By Michael Dequina | September 7, 2001

After “Swingers,” did you get offered a lot of writing assignments? ^ Yeah, that’s kind of what happened. Remember, when I wrote “Swingers,” I was an actor and only an actor. I was sort of trying to get (the script for “Swingers”) done as a director, but the focus of making the movie wasn’t to become a filmmaker. It was to make people laugh and entertain people, but more to get a break as an actor–not just to work on a movie, but the idea of showcasing yourself in a way that people will want to fit you into their projects. That didn’t happen, though. It was always that I was the writer, and (co-star) Vince Vaughn was the actor. Granted, Vince is a much easier sell as an actor, and I’m a much easier sell as a writer, the way this town works. I’m not going to be taking any parts away from Tom Cruise; Vince might be. So a writing career kind of fell into my lap. I somehow became an approvable writer on all the lists of all the studios–which was resented by other writers. Laughs I’m always up for a challenge, so I would go after the opportunities that presented themselves to me. So I had to play a little bit of catch-up and learn how to write in that period of time.
So the first thing you wrote after “Swingers” was “The Marshal of Revelation,” a western about a Hasidic Jewish gunfighter? ^ I actually wrote “The Marshal of Revelation” while we were editing, before “Swingers” ever came out. I wanted to have the next one ready. I actually even wrote a sequel to “Swingers” while we were in the editing room.
And that will never see the light of day, of course. ^ No. Maybe as a script, but we’re not going to shoot it. It might be interesting to see the script of it, though. So maybe we’ll attach it to something, or I’ll post it, like in PDF format on the website. Maybe I’ll do that.
So “The Marshal of Revelation” never came about because of worries about its commercial prospects? ^ (The studio) definitely felt a limitation to the upside of what they can make commercially on it, moreso than it was a Hasidic Jewish gunfighter that it was a western. They can’t pre-sell westerns in foreign. Even a film like “Unforgiven,” that won Academy Awards, has a very difficult time commercially. It’s funny; I wrote it because when I was talking to Doug Liman on the set of “Swingers,” we were shooting so much at night on so much expensive film stock in low light levels, and he was like, “If you ever write another script, make it exterior day the whole movie.” So I was like, “A western — it would be cheaper to shoot.” Little did I know.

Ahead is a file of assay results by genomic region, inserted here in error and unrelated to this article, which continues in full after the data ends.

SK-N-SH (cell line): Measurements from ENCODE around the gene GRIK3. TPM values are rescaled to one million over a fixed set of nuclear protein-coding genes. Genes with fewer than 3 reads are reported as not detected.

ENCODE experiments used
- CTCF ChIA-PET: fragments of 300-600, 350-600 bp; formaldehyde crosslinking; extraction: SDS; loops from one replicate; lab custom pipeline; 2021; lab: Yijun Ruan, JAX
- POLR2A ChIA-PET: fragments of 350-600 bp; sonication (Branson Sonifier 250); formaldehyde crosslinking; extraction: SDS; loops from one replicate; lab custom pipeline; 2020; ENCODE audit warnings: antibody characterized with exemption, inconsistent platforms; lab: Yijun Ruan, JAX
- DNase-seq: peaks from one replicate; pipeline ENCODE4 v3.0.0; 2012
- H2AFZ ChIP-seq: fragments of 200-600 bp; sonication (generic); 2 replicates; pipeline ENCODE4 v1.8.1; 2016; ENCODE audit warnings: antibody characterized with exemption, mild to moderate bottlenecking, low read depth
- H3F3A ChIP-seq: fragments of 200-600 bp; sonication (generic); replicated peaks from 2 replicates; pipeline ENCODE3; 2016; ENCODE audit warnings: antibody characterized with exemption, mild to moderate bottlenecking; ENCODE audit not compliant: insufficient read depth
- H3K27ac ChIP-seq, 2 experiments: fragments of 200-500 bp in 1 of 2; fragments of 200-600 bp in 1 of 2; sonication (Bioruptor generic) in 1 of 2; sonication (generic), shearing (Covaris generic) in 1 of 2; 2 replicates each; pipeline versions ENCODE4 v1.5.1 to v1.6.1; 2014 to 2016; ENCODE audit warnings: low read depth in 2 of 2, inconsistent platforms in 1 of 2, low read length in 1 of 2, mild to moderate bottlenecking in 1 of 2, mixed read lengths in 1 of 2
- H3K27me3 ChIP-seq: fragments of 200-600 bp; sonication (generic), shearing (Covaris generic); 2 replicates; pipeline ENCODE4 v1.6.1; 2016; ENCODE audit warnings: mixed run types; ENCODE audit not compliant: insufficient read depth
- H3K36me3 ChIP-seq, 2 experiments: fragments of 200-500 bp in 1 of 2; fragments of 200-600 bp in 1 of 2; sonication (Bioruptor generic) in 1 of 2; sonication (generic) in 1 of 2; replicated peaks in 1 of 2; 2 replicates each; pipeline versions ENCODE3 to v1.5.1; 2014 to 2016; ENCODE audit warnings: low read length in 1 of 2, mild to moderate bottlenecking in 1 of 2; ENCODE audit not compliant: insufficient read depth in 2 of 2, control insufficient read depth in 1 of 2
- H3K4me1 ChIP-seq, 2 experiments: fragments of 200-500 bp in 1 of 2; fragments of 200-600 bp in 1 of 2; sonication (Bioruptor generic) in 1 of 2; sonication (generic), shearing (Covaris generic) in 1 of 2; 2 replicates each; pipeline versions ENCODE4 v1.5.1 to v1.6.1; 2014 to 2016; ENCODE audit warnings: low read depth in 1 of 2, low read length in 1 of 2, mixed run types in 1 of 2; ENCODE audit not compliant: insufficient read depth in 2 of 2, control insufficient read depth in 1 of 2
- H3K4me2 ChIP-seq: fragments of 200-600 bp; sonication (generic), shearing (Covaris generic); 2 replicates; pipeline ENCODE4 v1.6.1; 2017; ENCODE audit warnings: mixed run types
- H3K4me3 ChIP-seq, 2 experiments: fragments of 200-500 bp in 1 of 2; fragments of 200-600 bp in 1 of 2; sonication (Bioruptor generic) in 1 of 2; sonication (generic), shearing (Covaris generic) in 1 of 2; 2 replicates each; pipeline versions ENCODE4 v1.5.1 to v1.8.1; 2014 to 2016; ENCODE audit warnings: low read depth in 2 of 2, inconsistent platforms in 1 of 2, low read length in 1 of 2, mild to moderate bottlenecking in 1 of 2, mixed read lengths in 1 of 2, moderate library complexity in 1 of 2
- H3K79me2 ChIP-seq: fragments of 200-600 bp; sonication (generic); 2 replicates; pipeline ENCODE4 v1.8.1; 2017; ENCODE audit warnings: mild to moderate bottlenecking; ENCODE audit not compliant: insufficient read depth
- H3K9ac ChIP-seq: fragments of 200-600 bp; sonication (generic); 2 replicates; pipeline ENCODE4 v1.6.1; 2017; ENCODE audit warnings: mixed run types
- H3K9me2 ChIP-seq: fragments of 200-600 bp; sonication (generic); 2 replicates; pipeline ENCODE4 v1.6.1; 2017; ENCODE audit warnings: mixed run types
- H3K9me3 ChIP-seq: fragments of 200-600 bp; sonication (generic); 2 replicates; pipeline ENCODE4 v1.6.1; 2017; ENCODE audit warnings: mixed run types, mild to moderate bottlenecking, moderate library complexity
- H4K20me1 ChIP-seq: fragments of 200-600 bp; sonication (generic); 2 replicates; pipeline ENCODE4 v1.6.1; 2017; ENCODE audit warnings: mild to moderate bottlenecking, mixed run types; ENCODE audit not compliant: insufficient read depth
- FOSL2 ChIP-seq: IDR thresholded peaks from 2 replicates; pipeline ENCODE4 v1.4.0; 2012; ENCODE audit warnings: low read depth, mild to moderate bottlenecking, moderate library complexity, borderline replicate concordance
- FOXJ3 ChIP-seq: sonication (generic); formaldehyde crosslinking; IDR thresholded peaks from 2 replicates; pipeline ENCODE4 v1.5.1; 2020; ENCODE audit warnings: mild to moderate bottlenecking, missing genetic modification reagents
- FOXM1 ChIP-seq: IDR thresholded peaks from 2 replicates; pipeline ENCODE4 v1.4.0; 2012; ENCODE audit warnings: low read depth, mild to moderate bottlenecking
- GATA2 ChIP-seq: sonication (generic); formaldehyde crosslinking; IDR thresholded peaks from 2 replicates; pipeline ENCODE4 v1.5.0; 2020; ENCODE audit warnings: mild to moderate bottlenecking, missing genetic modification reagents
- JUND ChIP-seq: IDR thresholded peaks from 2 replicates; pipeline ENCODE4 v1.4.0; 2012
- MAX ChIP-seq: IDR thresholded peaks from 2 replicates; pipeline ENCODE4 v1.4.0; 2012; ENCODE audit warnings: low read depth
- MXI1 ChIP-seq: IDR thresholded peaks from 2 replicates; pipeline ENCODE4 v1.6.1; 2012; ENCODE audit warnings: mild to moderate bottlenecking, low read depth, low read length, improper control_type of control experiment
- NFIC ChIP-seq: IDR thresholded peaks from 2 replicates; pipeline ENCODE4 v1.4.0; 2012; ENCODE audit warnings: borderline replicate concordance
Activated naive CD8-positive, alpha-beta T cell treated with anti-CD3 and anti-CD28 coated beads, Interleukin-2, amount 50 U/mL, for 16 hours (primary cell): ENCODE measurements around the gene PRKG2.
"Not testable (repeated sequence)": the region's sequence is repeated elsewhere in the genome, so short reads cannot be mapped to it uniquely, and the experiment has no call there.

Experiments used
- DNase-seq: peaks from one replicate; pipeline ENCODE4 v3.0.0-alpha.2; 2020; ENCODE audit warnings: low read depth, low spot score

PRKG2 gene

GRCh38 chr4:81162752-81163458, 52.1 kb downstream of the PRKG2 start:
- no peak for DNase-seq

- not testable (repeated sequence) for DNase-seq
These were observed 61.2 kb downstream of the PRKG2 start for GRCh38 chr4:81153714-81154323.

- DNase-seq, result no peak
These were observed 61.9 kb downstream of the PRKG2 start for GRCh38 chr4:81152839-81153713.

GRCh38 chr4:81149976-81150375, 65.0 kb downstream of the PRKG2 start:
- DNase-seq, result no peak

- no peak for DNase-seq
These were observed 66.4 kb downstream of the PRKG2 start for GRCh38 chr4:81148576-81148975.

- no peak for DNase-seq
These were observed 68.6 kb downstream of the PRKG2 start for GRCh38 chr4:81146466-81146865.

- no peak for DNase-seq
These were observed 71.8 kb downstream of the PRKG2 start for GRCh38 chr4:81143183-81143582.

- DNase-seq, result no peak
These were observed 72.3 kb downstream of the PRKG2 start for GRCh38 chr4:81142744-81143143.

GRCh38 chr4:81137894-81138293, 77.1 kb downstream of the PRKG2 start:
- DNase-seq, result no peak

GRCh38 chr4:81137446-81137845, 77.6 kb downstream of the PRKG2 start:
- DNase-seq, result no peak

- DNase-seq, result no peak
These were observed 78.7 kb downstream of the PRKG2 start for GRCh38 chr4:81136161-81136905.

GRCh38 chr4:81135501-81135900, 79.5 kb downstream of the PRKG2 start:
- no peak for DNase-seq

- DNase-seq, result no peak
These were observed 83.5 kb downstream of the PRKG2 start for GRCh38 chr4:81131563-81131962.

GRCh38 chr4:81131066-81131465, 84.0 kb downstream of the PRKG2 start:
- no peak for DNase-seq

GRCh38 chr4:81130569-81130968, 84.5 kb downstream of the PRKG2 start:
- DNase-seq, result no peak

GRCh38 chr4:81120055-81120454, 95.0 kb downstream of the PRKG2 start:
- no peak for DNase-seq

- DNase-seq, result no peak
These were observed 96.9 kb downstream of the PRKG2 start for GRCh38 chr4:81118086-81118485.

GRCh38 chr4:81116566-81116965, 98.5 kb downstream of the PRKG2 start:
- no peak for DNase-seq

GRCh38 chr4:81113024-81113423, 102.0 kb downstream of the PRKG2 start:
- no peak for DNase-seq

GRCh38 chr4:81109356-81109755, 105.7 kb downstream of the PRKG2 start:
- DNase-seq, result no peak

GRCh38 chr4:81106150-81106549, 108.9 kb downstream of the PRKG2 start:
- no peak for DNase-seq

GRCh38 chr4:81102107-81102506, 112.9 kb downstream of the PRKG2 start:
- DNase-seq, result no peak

The project was parked at Miramax, right? ^ At first it was at Miramax, and we were getting into the logistics of what degree the creative control would be. On “Swingers,” we had final cut by default. The filmmakers controlled it because it was a negative pickup, and it was acquired after the fact, and it was the leverage of multiple invested parties that allowed us to maintain creative control over that. But typically, when a studio finances it, everybody wants a say, and Miramax is renowned for having a very strong creative voice in the filmmaking process. That wasn’t necessarily something I wanted for my first directing effort. But final cut is something that’s very difficult to get, so we were finding under what circumstances they would have final cut, and we started building in some language about how high it would test: if it tested over 60, they wouldn’t touch the cut. It was a negotiation between (Miramax co-chief) Harvey (Weinstein) and myself.
It’s interesting how Miramax has this image as being a “protector of the artist,” per se, and then they do something like they did on 54 which was heavily recut after bad test screenings. ^ Harvey’s always been very square and up front with me; I really have no complaints. I have him to thank for exposing the public to my movie. I would love to work with the guy again, but there are all sorts of relationships you can have with that studio. If you’re a filmmaker he holds in high esteem and values the relationship with, the relationship can be great. The flip side is, now here I am with Made, a film that’s getting very good notices, there’s an audience for it, and I’m at Artisan. They’re very limited in their ability to release a film; they release a film on a very small scale. It’s a very traditional platform where they start on literally three screens and platform out. If you ever run out of gas, that’s it. I’ve had that experience with Love & Sex at Lions Gate, where it just never brought in enough money to justify them investing anything else in it, so (the film) disappeared, only to appear on the shelves at Blockbuster weeks later. In the case of “Swingers,” there was an incredible amount of support (from Miramax). They even mounted a small Oscar campaign for us. They really know how to make a filmmaker feel appreciated when it comes to the amount of money and the amount of resources they commit to the marketing and promotion of the films. So Miramax is a wonderful place to do business if you’re in the right situation. Unfortunately, with my first film coming out, I probably just would not have that kind of leverage over there at that point. It was frightening to me.
Get the whole story in part three of MONEY MAN: JON FAVREAU GETS “MADE”>>>

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